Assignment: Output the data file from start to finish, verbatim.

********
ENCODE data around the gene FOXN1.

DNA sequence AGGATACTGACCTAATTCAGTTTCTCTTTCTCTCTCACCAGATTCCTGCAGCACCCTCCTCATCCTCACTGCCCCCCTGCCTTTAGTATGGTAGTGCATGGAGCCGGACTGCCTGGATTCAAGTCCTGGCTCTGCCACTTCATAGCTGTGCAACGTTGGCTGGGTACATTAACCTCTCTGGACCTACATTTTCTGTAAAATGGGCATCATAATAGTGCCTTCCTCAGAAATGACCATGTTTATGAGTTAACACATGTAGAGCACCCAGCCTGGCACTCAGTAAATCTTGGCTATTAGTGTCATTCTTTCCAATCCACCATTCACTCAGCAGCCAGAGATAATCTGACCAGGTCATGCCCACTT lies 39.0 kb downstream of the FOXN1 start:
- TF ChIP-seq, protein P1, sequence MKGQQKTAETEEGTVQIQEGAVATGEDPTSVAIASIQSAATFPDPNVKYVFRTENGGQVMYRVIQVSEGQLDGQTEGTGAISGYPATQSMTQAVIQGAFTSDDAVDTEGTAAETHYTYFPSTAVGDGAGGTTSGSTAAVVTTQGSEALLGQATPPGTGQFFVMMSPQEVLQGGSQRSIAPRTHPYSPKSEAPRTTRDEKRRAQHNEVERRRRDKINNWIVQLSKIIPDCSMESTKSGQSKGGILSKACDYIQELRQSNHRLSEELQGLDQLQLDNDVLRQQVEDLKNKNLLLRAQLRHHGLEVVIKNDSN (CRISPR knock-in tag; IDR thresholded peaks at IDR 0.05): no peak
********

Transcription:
ENCODE data around the gene FOXN1.

DNA sequence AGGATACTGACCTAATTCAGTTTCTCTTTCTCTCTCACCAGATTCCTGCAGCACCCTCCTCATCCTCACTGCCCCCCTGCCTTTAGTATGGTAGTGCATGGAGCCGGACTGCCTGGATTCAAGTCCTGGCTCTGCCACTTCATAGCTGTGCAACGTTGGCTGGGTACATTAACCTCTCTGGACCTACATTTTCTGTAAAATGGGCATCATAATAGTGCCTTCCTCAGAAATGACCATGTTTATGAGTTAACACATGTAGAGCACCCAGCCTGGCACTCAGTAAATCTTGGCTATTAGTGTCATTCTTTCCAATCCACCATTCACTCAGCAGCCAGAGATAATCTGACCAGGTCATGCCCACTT lies 39.0 kb downstream of the FOXN1 start:
- TF ChIP-seq, protein P1, sequence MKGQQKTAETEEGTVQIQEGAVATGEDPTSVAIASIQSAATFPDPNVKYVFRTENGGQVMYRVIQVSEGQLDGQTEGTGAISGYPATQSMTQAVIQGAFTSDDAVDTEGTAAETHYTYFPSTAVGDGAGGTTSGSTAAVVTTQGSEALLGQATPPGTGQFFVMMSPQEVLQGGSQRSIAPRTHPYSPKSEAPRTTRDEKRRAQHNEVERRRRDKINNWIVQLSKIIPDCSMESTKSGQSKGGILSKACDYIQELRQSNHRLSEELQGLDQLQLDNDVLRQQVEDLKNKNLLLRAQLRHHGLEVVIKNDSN (CRISPR knock-in tag; IDR thresholded peaks at IDR 0.05): no peak